Periodically, we see a woman in the news asking, with incredulity, what year it is. Do we really, in this year (2012 or 2015 or…), have to be asking this question or fighting this battle? Wasn’t this resolved long ago? Haven’t certain rights been won—like the right to vote and the right to sexual autonomy—so that we can use them as bedrock upon which to build a future, secure in our knowledge that equality and America go hand-in-hand? Well, yes. And no. Progress comes in waves, and after each wave there is a counter-wave. Because progress works this way, we hear and see the same ideas—and fight the same battles—many times in a century.
In 1873, Congress passed the Comstock Act as the result of the crusading of one man—Anthony Comstock—who believed that birth control led to far too much sexiness and sexual enjoyment in America, and ought to be outlawed. The Comstock Act defined contraceptives as obscene and illicit, and made it illegal to send birth control through the mail or to cross state lines with it. The act spawned similar laws—known collectively as the Comstock Laws—in twenty-four states. Fortunately for American women, Margaret Sanger believed passionately that a woman had a right to her own sexuality, which included both sexual enjoyment (an important component of sexual health) and reproductive choice. Margaret Sanger was the answer to Anthony Comstock—in 1916 she was arrested for opening the first birth control clinic in America. A few years later, in 1921, Sanger founded the American Birth Control League, and in 1923 she founded the Birth Control Clinical Research Bureau, which was renamed the Planned Parenthood Federation of America in 1942.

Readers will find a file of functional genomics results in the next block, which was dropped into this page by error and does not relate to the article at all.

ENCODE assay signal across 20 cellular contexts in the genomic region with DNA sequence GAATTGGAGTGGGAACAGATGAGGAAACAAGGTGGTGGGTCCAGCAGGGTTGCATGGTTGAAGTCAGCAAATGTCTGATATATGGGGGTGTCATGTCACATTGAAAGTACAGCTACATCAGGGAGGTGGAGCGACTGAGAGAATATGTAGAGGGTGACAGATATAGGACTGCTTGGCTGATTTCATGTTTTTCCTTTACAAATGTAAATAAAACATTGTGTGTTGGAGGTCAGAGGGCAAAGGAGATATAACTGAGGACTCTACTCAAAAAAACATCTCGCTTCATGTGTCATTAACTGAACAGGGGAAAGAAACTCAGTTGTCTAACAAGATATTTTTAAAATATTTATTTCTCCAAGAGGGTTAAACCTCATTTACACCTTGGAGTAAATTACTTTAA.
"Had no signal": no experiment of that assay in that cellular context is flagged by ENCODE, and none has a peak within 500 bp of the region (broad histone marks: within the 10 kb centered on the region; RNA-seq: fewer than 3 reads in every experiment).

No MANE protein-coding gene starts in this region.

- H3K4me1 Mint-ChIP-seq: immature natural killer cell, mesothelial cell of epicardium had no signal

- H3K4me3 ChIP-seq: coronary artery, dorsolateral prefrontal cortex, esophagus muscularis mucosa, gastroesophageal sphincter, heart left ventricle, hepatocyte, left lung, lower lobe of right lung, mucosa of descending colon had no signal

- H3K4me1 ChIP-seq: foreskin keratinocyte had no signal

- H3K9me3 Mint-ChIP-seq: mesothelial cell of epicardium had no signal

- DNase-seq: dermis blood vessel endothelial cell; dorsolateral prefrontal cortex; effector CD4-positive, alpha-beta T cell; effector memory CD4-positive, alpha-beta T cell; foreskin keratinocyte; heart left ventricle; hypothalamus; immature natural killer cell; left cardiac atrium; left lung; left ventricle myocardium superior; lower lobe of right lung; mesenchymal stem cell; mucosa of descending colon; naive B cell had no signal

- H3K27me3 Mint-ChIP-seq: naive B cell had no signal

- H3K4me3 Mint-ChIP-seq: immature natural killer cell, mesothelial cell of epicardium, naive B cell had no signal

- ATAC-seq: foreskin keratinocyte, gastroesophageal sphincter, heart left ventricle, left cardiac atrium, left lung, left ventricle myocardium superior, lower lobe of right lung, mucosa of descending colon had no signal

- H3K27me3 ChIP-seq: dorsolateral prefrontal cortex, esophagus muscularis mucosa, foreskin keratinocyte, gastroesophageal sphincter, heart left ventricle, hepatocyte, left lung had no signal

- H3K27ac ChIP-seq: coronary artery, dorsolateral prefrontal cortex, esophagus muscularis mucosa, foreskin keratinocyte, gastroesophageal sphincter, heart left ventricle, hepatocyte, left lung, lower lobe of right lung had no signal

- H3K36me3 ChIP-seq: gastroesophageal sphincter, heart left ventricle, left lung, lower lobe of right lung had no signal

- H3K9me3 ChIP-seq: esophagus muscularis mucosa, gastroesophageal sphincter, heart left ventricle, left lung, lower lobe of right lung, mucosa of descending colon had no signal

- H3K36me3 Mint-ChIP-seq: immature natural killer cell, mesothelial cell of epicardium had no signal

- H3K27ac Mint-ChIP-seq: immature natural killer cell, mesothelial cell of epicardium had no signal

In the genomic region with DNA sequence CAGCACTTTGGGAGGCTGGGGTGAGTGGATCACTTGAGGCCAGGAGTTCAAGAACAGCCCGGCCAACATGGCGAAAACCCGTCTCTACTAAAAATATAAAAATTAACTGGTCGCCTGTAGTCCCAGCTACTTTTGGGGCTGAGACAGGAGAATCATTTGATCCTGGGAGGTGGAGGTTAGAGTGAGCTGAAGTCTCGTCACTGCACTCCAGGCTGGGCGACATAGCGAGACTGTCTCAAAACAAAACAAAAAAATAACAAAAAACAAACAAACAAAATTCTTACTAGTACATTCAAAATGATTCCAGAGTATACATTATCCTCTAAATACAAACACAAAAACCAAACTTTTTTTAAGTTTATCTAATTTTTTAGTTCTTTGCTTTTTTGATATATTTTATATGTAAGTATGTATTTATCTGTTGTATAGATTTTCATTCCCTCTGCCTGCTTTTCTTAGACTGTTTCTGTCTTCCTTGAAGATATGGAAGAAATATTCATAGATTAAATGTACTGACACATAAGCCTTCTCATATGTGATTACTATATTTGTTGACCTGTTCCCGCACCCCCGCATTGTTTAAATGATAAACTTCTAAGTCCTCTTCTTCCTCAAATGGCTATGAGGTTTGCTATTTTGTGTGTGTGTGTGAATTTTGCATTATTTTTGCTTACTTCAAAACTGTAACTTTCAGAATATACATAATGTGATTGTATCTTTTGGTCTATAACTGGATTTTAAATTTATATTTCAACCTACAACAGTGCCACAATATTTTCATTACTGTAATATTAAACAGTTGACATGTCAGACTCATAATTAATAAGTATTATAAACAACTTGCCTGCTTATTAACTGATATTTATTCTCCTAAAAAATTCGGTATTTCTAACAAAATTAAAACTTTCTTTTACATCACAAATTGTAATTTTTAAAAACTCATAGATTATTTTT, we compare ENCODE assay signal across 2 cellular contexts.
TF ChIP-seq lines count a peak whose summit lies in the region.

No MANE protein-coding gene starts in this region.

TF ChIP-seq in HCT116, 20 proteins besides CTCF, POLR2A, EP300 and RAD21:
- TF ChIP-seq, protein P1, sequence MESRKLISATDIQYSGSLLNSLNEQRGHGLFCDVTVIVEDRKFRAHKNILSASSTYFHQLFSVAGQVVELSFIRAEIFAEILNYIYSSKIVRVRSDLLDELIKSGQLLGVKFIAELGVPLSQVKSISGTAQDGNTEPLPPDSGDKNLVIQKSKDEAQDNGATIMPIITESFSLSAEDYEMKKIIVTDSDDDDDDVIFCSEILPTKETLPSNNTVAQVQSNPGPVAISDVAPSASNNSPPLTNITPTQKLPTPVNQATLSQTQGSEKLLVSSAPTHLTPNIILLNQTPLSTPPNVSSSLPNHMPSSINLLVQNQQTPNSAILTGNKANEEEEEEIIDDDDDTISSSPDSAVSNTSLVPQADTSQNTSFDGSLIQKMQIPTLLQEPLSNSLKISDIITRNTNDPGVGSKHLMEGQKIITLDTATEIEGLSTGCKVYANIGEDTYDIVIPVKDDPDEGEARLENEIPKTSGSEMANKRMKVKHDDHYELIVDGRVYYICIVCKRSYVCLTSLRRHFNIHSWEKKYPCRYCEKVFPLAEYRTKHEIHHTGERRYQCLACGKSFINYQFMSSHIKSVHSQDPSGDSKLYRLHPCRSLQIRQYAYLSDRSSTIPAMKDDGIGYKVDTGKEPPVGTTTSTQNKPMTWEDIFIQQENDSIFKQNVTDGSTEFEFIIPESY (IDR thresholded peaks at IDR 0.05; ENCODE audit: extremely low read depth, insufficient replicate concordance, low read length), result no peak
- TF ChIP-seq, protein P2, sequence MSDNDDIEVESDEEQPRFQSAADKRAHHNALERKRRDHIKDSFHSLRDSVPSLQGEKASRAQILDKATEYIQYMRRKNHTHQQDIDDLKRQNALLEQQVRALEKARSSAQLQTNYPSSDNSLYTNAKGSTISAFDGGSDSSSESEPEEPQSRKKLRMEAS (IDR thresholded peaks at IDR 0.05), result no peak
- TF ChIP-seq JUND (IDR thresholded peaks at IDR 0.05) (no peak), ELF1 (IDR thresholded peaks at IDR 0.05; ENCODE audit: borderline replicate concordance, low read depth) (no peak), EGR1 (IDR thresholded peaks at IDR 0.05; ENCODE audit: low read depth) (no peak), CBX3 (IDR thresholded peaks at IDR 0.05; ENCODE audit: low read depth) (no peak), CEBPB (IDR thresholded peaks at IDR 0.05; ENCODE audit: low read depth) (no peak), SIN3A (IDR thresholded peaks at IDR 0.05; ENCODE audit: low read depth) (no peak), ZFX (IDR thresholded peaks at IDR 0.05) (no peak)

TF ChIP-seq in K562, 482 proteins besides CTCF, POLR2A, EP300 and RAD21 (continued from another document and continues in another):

War is one of the biggest costs of patriarchy. It encourages a version of masculinity that relies on dominance and violence and justifies patriarchal systems of power on a global scale. Indeed, war is one of the lynchpins of patriarchy—and as such, it is sold to boys and men as their ideal, just as beauty is sold to girls and women. Although we have many stories that reflect on the glory men earn in war—the hero come home, the grand sacrifice made meaningful in the light of patriotism—only a few count the costs of war outside this narrative. And rarest of all are those war stories that, rather than reinforcing our ideas of masculinity proven via military service and sacrifice, ask us to question all of it: war itself, a masculinity based on violence, and a society that encourages both. Michael Lund’s Eating with Veterans is such a collection of stories.
The love and nurture of your authentic self is a radical thing in a patriarchy, especially for a woman. Patriarchy teaches women to reduce our sense of self, to become small physically and emotionally. We are encouraged to hide ambition in the cubbyhole of marriage, to seek validation of our internal sexuality from an external world that wishes to chew it up and spit it out rather than validate it, and to never listen to our internal voice, the one that says, this is my truth. A girl growing up in our current patriarchy, awash in these messages yet also fed their anecdote if she is fortunate—has a lot to figure out. And she must do so within the context of social media, which I have nicknamed Patriarchy’s Playground—a place where a girl becoming a woman must navigate the line between self and other while still learning, and becoming, who she is. The more she knows about the pitfalls that await her, the better. And the more she learns the radical art of self-love, the less vulnerable she will be to a world that wants to chew her up and spit her out.
The term mansplaining, unlike gaslighting, has entered mainstream conversation: according to Lily Rothman at The Atlantic, it first appeared online shortly after Rebecca Solnit’s piece in the LA Times, “Men Explain Things to Me.” Ms. Solnit didn’t use the term in her article, but she described a prime example of mansplaining, in which a man described her own book to her without acknowledging that she’d written it. The term is used so widely that it is misused: sometimes it’s used so broadly that it could apply to any situation in which one person is condescending to another, and sometimes it is completely misdefined, as it is in many of the definitions in the urban dictionary, one of which asserts that man-hating women use the term to spread their man-hating. Despite these misunderstandings, mansplaining is easy to spot, as any woman who has experienced it can tell you.